George Manchester of Portsmouth, RI was born 1822, the son of John and Lydia (Albro) Manchester of 1105 East Main Rd. His brothers were John Henry Manchester and Daniel Manchester, both of Slate Hill, and his sisters were Susan and Rebecca (Mrs. William H. Gifford). George was a carpenter who helped construct many homes in Newport County. He was a devoted member of the Union Church at the location of today’s Portsmouth Historical Society, and taught Sunday School there. He was a public servant who represented Portsmouth in the RI General Assembly for several terms, as had his father and his grandfather Giles Manchester. At various times George held the offices of Superintendent of Public Schools in Portsmouth, State Railroad Commissioner, State Auditor, Customs Officer, Justice of the Peace, and High Sheriff of Newport County. An avid reader and book collector, he wrote book reviews and articles for magazines such as Harper’s, and for religious publications such as the Herald of Gospel Liberty and the Christian Inquirer. He lived at 102 Glen Rd., and was married to Phebe Taber Coggeshall. They had three children, Alfred (grew up to be a minister in Salem, MA), Charles (owned a store in Newport), and Leonora (wife of George Brawley, a Middletown farmer). George’s wife Phebe died in 1861. In 1873, he married Eliza Maria (Peckham) Rogers, widow of Thomas G. Rogers. George died in 1879 and is buried in St. Mary’s Church cemetery.
Glen Farm Road
There are no definite dates for this house. 1798 is one date given. If so, than it would have been the home of Joseph Cundall, a notable miller in the area. Other sources note that this was the land of Joseph Cundall, but that the house was built later. This house, however, is known as the “Cundall House” in newspaper articles.
The Glen’s first settlers, the Cooke family, gradually moved away and sold their land, but many of the Cooke daughters married into local families. It is hard to trace all the ownership of what is now the town owned Glen land, but we did discover information on some of those landowners. In 1720 John Cooke sold a portion of his land to James Sisson. By 1745 Sisson had a water powered grist mill on the brook in the Glen to grind corn. Revolutionary War era maps show the location of that mill as just east of Glen Farm Road and the barn complex.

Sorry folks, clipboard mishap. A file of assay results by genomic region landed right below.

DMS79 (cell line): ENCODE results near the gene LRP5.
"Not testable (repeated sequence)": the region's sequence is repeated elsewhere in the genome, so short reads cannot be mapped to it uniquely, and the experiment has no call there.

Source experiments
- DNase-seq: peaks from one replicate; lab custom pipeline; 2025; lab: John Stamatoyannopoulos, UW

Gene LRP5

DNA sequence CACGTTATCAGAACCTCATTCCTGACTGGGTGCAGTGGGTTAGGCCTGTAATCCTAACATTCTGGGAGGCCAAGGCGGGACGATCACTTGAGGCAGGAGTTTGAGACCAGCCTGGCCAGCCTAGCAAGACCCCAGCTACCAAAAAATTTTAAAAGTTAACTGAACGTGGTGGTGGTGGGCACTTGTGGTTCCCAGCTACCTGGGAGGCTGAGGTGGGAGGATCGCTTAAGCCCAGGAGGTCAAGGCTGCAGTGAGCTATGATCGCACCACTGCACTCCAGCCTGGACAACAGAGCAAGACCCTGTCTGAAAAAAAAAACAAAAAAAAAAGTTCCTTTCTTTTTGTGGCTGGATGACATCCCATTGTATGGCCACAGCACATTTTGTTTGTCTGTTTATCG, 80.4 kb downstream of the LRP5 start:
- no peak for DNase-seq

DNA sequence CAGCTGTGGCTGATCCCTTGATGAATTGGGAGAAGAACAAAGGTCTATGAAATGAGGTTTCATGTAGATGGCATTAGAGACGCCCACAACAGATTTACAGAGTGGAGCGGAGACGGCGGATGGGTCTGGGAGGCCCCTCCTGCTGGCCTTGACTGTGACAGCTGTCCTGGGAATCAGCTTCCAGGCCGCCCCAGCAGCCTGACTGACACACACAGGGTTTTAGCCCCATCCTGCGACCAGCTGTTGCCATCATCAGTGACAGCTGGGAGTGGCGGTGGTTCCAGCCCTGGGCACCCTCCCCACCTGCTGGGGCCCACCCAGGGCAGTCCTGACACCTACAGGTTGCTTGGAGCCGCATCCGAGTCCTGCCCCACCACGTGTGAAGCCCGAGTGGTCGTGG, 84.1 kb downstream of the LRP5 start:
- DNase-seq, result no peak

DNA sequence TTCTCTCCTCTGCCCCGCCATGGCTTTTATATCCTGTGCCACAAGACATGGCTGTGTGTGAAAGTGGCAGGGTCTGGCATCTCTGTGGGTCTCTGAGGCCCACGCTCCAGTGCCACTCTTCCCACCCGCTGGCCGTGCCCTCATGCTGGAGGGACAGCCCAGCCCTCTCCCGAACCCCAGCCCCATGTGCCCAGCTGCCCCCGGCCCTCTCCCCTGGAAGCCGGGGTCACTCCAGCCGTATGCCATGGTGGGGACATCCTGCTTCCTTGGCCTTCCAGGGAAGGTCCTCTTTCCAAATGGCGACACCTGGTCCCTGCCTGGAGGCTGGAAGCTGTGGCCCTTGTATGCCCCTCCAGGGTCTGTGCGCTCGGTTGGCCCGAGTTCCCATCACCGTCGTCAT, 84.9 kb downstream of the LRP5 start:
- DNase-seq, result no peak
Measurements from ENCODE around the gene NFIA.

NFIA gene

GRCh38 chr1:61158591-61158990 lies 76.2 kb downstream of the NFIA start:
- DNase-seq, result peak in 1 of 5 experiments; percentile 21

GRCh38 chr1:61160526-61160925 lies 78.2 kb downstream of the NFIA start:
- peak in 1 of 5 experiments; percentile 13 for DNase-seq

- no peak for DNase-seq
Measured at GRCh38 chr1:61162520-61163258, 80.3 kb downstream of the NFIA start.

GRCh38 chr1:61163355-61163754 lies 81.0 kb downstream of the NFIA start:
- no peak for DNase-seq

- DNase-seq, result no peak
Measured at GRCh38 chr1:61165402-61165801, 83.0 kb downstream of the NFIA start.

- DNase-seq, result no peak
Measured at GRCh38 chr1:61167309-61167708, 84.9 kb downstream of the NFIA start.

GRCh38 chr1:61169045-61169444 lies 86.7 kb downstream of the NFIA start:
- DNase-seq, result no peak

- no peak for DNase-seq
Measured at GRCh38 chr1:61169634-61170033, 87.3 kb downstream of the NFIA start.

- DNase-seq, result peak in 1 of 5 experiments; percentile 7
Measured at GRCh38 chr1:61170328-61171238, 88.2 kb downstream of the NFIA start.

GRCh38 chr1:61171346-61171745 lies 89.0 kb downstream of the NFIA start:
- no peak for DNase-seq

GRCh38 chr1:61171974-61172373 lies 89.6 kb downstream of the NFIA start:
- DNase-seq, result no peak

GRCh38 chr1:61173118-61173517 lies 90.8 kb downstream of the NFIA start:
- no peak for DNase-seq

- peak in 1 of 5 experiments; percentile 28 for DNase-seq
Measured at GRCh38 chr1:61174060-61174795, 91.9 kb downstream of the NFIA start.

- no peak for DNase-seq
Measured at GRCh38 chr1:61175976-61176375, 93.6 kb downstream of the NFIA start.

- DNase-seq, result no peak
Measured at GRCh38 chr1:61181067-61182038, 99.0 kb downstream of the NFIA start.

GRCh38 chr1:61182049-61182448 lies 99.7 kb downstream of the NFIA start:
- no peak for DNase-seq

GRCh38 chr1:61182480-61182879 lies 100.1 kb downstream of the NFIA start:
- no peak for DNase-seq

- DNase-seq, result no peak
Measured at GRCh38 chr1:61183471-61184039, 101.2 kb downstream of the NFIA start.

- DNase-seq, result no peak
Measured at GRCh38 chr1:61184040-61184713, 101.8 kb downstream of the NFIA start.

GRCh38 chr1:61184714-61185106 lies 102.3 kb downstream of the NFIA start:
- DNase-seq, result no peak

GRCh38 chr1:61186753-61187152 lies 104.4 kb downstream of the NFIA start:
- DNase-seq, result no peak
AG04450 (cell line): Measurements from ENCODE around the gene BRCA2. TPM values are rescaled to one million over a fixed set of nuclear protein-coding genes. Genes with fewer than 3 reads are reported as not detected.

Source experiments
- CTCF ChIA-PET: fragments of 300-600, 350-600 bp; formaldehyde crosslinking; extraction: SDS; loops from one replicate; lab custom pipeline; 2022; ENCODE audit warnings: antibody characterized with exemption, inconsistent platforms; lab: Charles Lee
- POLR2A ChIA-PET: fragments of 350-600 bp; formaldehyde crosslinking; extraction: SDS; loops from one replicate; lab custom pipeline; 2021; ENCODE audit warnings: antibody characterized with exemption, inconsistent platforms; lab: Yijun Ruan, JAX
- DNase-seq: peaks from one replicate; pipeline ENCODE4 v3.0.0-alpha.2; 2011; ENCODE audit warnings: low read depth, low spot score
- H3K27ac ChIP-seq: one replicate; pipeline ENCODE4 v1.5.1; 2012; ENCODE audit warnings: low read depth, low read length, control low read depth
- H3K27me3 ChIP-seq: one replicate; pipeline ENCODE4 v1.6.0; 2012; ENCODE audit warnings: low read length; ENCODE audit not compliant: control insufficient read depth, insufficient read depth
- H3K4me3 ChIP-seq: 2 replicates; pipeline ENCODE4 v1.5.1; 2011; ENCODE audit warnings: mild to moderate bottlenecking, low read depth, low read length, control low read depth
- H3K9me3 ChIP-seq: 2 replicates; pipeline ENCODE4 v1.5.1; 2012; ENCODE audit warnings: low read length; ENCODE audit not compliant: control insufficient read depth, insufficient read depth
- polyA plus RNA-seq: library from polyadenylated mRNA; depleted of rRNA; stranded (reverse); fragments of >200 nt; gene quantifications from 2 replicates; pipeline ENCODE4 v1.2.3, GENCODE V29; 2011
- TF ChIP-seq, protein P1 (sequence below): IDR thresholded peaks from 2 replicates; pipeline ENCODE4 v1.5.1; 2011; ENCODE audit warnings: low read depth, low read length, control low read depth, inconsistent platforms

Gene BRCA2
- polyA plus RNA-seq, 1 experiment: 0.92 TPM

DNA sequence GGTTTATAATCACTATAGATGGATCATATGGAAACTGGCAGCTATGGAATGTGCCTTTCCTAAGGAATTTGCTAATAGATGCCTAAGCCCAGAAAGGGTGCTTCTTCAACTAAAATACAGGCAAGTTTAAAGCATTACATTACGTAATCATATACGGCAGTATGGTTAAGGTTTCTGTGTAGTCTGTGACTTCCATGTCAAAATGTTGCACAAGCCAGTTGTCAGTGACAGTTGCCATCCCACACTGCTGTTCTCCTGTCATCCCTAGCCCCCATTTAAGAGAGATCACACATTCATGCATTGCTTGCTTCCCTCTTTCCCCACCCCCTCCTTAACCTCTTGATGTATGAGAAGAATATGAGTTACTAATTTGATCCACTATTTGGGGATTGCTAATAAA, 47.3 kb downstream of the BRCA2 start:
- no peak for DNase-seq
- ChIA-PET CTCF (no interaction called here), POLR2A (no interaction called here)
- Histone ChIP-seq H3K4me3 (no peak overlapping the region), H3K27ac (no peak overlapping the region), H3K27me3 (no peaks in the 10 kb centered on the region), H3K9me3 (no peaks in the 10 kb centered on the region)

James Sisson then sold his mill and 46 acres around the brook to Joseph Cundall. What we call “the Glen” became commonly known as Cundall’s Mills. In 1706 Joseph Cundall had left his native England to become an indentured servant in America. Becoming an indentured servant was a way for a young person to learn a trade and get an education in exchange for working for seven years or more. Cundall seems to have learned his trade well and was in a good position to buy land as an adult. Water from the stream powered the carding and fulling mills to wash and pull woolen fibers. Joseph Cundall added almost a hundred more acres to his land around the Glen before he died in 1760. Newspaper accounts tell the tragic story of his son Joseph who got lost in a Christmas Eve snowstorm and died on his way home from the mill. Near the Glen barns there is a little burial ground with Slocum and Cundall family headstones. His gravestone is easily read in the old cemetery with a death date of December 24, 1811. If the 1790 date is accurate, this little house would have been home to this Joseph Cundall.
Mrs. Taylor’s Manor House
Frank Coelho Drive
Even though the Taylor family started Glen Farm in 1882, construction did not begin on their home until around 1920. The Taylors had a Newport summer home, but that preferred the Portsmouth countryside. They hired famed architect John Russell Pope to design their home in the Glen area. During World War I the Taylors lost their son in France. Family stories relate that the French chateau style of the home was designed to remember the place where their son died. The house was completed in 1923.